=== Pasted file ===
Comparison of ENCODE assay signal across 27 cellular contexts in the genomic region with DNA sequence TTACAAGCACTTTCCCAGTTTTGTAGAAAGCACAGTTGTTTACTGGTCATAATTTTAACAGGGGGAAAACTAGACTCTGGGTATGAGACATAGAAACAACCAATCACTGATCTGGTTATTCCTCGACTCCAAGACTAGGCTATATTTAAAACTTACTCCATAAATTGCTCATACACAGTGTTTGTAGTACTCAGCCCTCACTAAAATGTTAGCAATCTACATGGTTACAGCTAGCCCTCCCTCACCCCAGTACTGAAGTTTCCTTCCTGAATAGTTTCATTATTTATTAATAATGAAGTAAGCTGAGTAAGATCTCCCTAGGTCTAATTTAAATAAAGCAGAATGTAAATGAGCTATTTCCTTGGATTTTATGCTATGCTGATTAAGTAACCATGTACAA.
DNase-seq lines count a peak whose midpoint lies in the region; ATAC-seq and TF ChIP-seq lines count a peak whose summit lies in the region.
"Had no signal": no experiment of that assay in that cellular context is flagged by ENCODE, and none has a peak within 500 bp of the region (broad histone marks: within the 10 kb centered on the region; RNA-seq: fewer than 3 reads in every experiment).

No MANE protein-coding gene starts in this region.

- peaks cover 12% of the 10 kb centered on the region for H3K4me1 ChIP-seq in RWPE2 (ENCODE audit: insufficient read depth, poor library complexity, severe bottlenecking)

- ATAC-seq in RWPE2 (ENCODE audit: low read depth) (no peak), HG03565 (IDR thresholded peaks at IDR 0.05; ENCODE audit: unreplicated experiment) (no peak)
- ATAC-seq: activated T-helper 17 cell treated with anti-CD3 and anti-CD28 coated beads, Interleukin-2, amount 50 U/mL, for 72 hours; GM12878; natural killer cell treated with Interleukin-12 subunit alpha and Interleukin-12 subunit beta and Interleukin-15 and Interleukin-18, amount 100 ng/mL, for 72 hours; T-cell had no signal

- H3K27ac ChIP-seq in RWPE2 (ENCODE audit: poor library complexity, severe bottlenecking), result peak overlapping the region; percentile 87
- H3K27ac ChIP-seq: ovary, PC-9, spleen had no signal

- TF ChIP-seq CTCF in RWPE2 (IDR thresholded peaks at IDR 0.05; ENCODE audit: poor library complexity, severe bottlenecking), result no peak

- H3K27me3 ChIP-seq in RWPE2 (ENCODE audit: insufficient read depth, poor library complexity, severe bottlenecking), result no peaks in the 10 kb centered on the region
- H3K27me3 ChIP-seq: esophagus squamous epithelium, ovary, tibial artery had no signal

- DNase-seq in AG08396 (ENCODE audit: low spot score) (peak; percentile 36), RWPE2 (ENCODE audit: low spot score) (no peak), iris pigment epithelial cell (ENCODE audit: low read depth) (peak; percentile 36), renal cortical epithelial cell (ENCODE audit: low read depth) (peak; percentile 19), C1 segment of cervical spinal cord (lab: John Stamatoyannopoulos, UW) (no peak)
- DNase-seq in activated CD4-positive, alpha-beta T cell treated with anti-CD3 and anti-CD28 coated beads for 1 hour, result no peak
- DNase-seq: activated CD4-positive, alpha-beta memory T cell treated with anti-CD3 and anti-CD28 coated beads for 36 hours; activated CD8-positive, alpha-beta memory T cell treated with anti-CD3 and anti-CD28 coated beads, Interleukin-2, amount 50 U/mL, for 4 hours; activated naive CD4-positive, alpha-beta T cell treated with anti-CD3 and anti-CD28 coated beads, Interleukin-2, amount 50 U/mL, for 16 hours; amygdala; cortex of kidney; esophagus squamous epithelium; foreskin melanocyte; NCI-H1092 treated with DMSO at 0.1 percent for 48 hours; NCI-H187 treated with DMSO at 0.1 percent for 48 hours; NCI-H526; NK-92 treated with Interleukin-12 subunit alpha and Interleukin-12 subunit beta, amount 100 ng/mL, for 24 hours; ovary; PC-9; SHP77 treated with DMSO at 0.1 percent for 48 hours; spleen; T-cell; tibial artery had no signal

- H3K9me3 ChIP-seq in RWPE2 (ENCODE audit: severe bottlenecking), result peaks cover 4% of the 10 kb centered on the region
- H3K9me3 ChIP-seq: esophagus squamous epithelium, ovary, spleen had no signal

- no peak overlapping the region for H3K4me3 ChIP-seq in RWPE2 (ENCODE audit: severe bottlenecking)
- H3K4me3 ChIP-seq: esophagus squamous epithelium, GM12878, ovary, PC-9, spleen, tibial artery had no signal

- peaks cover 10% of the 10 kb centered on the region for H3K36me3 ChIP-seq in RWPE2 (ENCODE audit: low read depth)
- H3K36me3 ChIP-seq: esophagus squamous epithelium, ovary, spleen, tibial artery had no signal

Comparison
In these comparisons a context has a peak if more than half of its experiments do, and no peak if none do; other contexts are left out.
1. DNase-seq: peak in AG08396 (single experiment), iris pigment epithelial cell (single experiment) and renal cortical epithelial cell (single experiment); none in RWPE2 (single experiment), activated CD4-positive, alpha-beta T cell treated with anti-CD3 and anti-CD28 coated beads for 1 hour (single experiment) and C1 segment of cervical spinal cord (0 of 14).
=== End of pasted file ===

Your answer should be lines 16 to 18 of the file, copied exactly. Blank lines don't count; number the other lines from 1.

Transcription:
- H3K9me3 ChIP-seq in RWPE2 (ENCODE audit: severe bottlenecking), result peaks cover 4% of the 10 kb centered on the region
- H3K9me3 ChIP-seq: esophagus squamous epithelium, ovary, spleen had no signal

- no peak overlapping the region for H3K4me3 ChIP-seq in RWPE2 (ENCODE audit: severe bottlenecking)